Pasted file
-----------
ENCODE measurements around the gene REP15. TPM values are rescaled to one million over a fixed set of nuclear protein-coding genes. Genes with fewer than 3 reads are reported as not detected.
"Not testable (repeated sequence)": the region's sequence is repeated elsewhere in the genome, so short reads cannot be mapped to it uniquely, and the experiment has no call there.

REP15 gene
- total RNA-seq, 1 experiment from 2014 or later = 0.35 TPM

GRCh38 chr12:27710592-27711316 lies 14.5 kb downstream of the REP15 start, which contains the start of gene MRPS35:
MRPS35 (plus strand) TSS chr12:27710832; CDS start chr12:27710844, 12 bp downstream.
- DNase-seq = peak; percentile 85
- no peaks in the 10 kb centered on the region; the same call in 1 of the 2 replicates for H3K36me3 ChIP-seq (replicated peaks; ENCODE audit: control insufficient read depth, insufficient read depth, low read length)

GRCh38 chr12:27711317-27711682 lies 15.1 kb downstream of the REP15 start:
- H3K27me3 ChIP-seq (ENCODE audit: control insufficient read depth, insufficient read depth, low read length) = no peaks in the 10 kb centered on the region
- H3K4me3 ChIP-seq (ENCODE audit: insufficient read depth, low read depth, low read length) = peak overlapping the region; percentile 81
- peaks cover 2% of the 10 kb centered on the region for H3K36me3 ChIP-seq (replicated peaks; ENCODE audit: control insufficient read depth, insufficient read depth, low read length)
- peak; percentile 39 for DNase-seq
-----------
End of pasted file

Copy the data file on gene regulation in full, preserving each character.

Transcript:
ENCODE measurements around the gene REP15. TPM values are rescaled to one million over a fixed set of nuclear protein-coding genes. Genes with fewer than 3 reads are reported as not detected.
"Not testable (repeated sequence)": the region's sequence is repeated elsewhere in the genome, so short reads cannot be mapped to it uniquely, and the experiment has no call there.

REP15 gene
- total RNA-seq, 1 experiment from 2014 or later = 0.35 TPM

GRCh38 chr12:27710592-27711316 lies 14.5 kb downstream of the REP15 start, which contains the start of gene MRPS35:
MRPS35 (plus strand) TSS chr12:27710832; CDS start chr12:27710844, 12 bp downstream.
- DNase-seq = peak; percentile 85
- no peaks in the 10 kb centered on the region; the same call in 1 of the 2 replicates for H3K36me3 ChIP-seq (replicated peaks; ENCODE audit: control insufficient read depth, insufficient read depth, low read length)

GRCh38 chr12:27711317-27711682 lies 15.1 kb downstream of the REP15 start:
- H3K27me3 ChIP-seq (ENCODE audit: control insufficient read depth, insufficient read depth, low read length) = no peaks in the 10 kb centered on the region
- H3K4me3 ChIP-seq (ENCODE audit: insufficient read depth, low read depth, low read length) = peak overlapping the region; percentile 81
- peaks cover 2% of the 10 kb centered on the region for H3K36me3 ChIP-seq (replicated peaks; ENCODE audit: control insufficient read depth, insufficient read depth, low read length)
- peak; percentile 39 for DNase-seq